First thing you need to know about private loans. Borrowing money for college these days seems all but inevitable for everyone but the wealthiest individuals. That is why now more than ever, it is necessary for prospective students to brush up on the subject of student loans so that they can make sound financial decisions. The material below is intended to assist with exactly that.
Do not hesitate to “shop” before taking out a student loan. Just as you would in other areas of life, shopping will help you find the best deal. Some lenders charge a ridiculous interest rate, while others are much more fair. Shop around and compare rates to get the best deal.
If you are moving or your number has changed, make sure that you give all of your information to the lender. Interest begins to accrue on your loan for every day that your payment is late. This is something that may happen if you are not receiving calls or statements each month.
Be careful when consolidating loans together. The total interest rate might not warrant the simplicity of one payment. Also, never consolidate public student loans into a private loan. You will lose very generous repayment and emergency options afforded to you by law and be at the mercy of the private contract.
A PLUS loan is a loan that can be secured by grad students as well as their parents. The highest the interest rate will go is 8.5%. This is a better rate than that of a private loan, though higher that those of Perkins or Stafford loans. Therefore, this kind of loan can be useful for students who are older.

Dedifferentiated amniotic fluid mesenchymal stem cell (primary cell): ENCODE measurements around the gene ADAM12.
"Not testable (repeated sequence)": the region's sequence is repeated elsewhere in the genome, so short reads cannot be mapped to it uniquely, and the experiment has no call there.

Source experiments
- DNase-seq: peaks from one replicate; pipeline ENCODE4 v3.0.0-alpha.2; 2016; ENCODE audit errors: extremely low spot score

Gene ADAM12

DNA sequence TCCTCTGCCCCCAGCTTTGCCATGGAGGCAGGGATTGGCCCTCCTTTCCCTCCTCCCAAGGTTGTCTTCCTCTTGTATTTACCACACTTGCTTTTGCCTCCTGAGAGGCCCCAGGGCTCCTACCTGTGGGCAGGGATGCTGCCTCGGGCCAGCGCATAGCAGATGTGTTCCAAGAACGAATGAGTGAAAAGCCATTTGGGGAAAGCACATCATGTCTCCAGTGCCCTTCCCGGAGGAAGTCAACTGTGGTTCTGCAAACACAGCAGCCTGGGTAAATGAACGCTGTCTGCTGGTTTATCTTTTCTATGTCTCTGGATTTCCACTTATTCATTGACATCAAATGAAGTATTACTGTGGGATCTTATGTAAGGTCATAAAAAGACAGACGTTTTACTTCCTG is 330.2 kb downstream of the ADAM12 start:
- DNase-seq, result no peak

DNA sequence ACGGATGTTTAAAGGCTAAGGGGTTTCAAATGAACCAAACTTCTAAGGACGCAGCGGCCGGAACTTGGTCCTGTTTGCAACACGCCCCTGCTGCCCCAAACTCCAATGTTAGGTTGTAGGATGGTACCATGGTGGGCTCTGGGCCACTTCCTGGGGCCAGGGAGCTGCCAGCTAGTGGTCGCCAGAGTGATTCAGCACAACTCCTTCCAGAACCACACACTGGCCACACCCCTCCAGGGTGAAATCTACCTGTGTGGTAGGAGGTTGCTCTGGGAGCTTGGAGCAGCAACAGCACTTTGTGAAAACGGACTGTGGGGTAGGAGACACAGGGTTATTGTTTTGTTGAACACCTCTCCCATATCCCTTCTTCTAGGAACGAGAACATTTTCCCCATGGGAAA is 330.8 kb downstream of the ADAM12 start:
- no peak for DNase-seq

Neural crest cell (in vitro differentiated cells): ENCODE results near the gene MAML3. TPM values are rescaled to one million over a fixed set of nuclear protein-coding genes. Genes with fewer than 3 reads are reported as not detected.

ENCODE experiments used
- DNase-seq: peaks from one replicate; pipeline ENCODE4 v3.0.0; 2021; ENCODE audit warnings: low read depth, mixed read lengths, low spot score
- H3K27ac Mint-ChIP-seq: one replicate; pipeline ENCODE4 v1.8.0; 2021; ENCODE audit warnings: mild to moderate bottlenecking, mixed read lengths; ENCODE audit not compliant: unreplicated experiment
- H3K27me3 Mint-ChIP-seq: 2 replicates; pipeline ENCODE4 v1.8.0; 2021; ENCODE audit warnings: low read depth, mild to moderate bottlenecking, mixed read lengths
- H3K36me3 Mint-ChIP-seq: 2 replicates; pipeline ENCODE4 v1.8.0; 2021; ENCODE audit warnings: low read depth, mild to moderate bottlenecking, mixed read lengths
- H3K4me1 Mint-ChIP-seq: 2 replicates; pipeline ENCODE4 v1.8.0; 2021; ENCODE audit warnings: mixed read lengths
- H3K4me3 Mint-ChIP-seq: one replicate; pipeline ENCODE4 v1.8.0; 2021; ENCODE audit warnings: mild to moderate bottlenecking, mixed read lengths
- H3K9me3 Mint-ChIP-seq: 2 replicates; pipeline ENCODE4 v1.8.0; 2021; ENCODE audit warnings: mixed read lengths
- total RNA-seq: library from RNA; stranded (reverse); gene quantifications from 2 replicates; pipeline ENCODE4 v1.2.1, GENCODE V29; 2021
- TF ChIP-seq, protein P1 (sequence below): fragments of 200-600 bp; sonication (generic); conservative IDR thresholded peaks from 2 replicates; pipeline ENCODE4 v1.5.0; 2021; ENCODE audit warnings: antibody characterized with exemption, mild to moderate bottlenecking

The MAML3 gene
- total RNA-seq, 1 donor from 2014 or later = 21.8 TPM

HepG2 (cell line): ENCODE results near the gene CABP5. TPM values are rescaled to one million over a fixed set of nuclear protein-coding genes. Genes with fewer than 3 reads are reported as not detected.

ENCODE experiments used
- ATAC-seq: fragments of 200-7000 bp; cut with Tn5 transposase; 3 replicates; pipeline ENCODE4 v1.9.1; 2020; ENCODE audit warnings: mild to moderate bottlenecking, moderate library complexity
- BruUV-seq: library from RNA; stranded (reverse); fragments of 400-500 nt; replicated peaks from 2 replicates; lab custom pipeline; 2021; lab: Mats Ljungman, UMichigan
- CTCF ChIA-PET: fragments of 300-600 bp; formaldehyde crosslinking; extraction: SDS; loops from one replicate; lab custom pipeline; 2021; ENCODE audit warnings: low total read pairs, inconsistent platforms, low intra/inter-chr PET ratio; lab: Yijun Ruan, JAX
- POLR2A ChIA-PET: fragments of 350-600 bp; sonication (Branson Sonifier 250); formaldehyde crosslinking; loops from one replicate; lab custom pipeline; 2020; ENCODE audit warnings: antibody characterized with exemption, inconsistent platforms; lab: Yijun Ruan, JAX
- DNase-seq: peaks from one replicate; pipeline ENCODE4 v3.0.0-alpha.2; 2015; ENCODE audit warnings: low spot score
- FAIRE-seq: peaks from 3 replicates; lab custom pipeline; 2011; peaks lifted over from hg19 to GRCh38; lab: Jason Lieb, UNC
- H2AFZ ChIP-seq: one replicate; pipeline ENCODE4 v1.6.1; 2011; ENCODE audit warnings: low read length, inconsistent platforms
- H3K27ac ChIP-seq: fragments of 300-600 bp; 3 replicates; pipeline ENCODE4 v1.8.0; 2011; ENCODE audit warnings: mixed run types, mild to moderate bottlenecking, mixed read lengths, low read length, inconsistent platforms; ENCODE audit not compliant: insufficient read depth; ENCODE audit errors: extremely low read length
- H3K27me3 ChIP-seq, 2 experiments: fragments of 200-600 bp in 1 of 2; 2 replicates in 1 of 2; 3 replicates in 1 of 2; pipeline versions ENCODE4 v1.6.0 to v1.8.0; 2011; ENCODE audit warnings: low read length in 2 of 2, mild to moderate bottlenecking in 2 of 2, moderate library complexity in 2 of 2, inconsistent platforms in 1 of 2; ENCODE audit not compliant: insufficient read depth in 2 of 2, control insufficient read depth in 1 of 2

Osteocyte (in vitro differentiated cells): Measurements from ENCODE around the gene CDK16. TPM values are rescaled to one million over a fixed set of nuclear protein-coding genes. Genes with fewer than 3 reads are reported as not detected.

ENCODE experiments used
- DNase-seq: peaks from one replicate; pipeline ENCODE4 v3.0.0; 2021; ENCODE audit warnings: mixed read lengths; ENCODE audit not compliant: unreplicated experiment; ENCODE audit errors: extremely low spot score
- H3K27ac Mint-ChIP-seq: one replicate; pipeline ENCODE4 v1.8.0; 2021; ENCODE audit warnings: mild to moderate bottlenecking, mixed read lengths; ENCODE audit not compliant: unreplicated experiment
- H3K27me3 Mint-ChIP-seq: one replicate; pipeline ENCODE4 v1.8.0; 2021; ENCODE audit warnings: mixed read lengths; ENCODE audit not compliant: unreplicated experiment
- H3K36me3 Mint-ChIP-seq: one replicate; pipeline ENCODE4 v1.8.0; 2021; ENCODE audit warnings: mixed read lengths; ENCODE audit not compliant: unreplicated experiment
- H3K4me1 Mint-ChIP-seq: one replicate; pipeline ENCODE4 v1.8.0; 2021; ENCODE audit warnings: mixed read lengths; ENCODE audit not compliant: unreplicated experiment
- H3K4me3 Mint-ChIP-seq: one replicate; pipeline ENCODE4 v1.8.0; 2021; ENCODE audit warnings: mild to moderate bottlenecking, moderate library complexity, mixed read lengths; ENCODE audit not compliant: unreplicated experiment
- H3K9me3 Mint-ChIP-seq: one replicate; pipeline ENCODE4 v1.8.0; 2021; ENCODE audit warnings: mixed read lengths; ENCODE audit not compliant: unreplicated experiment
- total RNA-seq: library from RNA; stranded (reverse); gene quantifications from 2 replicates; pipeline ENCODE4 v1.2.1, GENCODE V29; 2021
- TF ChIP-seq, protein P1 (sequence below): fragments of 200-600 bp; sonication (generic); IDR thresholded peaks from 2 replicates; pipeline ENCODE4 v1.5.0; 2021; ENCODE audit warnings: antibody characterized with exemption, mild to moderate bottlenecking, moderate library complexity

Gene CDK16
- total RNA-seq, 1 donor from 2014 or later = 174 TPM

Consider a private loan if financial aid won’t cover the costs of school. Be careful not to jump at the first offer. Shop around for the best terms and interest rate before you sign on the dotted line.
Make sure you keep track of your loans. You should know who the lender is, what the balance is, and what its repayment options are. If you are missing this information, you can contact your lender or check the NSLDL website. If you have private loans that lack records, contact your school.
Know your grace periods so you don’t miss your first student loan payments after graduating college. Stafford loans typically give you six months before starting payments, but Perkins loans might go nine. Private loans are going to have repayment grace periods of their own choosing, so read the fine print for each particular loan.
Do not default on a student loan. Defaulting on government loans can result in consequences like garnished wages and tax refunds withheld. Defaulting on private loans can be a disaster for any cosigners you had. Of course, defaulting on any loan risks serious damage to your credit report, which costs you even more later.
It seems that hardly any young student nowadays can complete a degree program without incurring at least some student loan debt. However, when armed with the right type of knowledge on the topic, making smart choices about loans really can be easy. Using the tips found in the paragraphs above is a great way to start.